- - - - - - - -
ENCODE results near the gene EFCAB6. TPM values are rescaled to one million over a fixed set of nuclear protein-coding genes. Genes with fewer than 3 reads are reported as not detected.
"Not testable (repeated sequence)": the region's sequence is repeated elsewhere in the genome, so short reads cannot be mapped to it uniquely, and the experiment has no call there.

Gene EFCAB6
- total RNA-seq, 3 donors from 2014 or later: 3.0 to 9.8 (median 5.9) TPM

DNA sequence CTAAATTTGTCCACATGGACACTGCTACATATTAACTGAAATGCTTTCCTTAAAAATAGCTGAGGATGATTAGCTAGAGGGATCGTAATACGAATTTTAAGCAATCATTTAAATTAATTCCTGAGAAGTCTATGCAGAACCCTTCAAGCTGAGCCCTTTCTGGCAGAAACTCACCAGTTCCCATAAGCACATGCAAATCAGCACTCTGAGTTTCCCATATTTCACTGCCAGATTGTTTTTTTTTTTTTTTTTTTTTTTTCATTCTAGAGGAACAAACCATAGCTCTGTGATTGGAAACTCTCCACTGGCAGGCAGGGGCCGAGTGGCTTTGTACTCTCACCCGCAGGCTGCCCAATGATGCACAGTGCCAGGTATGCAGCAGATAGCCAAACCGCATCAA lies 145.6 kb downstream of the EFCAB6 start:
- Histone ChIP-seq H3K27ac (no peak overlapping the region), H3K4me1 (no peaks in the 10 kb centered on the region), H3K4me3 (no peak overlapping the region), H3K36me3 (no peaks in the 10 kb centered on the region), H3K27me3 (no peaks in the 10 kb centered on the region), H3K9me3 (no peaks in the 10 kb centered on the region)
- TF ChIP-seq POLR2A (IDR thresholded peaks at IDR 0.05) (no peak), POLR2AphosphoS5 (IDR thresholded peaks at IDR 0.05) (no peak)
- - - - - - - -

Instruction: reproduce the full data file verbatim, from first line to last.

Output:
ENCODE results near the gene EFCAB6. TPM values are rescaled to one million over a fixed set of nuclear protein-coding genes. Genes with fewer than 3 reads are reported as not detected.
"Not testable (repeated sequence)": the region's sequence is repeated elsewhere in the genome, so short reads cannot be mapped to it uniquely, and the experiment has no call there.

Gene EFCAB6
- total RNA-seq, 3 donors from 2014 or later: 3.0 to 9.8 (median 5.9) TPM

DNA sequence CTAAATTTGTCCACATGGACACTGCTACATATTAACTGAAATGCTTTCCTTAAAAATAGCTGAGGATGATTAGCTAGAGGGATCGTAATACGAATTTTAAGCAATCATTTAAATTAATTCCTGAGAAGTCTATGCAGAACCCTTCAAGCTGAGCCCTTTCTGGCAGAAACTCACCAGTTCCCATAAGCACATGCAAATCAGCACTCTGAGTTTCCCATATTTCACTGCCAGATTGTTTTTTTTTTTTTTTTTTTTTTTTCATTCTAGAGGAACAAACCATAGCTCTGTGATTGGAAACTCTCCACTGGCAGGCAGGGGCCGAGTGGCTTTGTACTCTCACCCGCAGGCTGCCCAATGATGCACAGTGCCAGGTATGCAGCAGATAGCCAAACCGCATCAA lies 145.6 kb downstream of the EFCAB6 start:
- Histone ChIP-seq H3K27ac (no peak overlapping the region), H3K4me1 (no peaks in the 10 kb centered on the region), H3K4me3 (no peak overlapping the region), H3K36me3 (no peaks in the 10 kb centered on the region), H3K27me3 (no peaks in the 10 kb centered on the region), H3K9me3 (no peaks in the 10 kb centered on the region)
- TF ChIP-seq POLR2A (IDR thresholded peaks at IDR 0.05) (no peak), POLR2AphosphoS5 (IDR thresholded peaks at IDR 0.05) (no peak)